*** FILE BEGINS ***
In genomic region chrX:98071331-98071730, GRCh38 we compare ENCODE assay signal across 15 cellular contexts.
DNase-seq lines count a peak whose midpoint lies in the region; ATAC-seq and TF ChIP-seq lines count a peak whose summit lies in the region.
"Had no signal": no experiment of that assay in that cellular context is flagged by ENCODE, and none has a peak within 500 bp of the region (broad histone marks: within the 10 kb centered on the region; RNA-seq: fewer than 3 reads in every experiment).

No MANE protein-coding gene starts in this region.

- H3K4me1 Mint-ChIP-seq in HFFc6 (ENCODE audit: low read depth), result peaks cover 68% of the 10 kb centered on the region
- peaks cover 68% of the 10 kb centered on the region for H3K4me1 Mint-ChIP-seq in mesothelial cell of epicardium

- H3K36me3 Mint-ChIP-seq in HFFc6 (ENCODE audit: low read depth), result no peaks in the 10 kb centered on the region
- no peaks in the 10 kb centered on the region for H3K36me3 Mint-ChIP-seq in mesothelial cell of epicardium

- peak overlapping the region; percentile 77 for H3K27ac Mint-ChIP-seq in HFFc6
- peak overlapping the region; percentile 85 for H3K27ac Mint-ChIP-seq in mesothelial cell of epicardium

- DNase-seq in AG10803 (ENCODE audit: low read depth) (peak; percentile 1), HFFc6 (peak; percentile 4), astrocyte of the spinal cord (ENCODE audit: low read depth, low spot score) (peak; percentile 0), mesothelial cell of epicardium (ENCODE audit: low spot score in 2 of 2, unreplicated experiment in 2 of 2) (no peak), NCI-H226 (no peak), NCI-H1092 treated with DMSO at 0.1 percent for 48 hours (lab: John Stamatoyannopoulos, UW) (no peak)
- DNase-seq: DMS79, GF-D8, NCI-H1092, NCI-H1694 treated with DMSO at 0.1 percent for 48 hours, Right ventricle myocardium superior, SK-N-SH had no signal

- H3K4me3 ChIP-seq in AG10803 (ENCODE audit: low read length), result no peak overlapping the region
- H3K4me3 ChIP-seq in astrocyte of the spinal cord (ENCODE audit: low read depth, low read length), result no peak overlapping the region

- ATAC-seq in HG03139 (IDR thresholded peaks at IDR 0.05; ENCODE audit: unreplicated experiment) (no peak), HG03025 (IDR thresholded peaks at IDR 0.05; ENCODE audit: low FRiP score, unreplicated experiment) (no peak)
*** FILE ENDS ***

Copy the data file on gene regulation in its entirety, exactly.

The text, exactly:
In genomic region chrX:98071331-98071730, GRCh38 we compare ENCODE assay signal across 15 cellular contexts.
DNase-seq lines count a peak whose midpoint lies in the region; ATAC-seq and TF ChIP-seq lines count a peak whose summit lies in the region.
"Had no signal": no experiment of that assay in that cellular context is flagged by ENCODE, and none has a peak within 500 bp of the region (broad histone marks: within the 10 kb centered on the region; RNA-seq: fewer than 3 reads in every experiment).

No MANE protein-coding gene starts in this region.

- H3K4me1 Mint-ChIP-seq in HFFc6 (ENCODE audit: low read depth), result peaks cover 68% of the 10 kb centered on the region
- peaks cover 68% of the 10 kb centered on the region for H3K4me1 Mint-ChIP-seq in mesothelial cell of epicardium

- H3K36me3 Mint-ChIP-seq in HFFc6 (ENCODE audit: low read depth), result no peaks in the 10 kb centered on the region
- no peaks in the 10 kb centered on the region for H3K36me3 Mint-ChIP-seq in mesothelial cell of epicardium

- peak overlapping the region; percentile 77 for H3K27ac Mint-ChIP-seq in HFFc6
- peak overlapping the region; percentile 85 for H3K27ac Mint-ChIP-seq in mesothelial cell of epicardium

- DNase-seq in AG10803 (ENCODE audit: low read depth) (peak; percentile 1), HFFc6 (peak; percentile 4), astrocyte of the spinal cord (ENCODE audit: low read depth, low spot score) (peak; percentile 0), mesothelial cell of epicardium (ENCODE audit: low spot score in 2 of 2, unreplicated experiment in 2 of 2) (no peak), NCI-H226 (no peak), NCI-H1092 treated with DMSO at 0.1 percent for 48 hours (lab: John Stamatoyannopoulos, UW) (no peak)
- DNase-seq: DMS79, GF-D8, NCI-H1092, NCI-H1694 treated with DMSO at 0.1 percent for 48 hours, Right ventricle myocardium superior, SK-N-SH had no signal

- H3K4me3 ChIP-seq in AG10803 (ENCODE audit: low read length), result no peak overlapping the region
- H3K4me3 ChIP-seq in astrocyte of the spinal cord (ENCODE audit: low read depth, low read length), result no peak overlapping the region

- ATAC-seq in HG03139 (IDR thresholded peaks at IDR 0.05; ENCODE audit: unreplicated experiment) (no peak), HG03025 (IDR thresholded peaks at IDR 0.05; ENCODE audit: low FRiP score, unreplicated experiment) (no peak)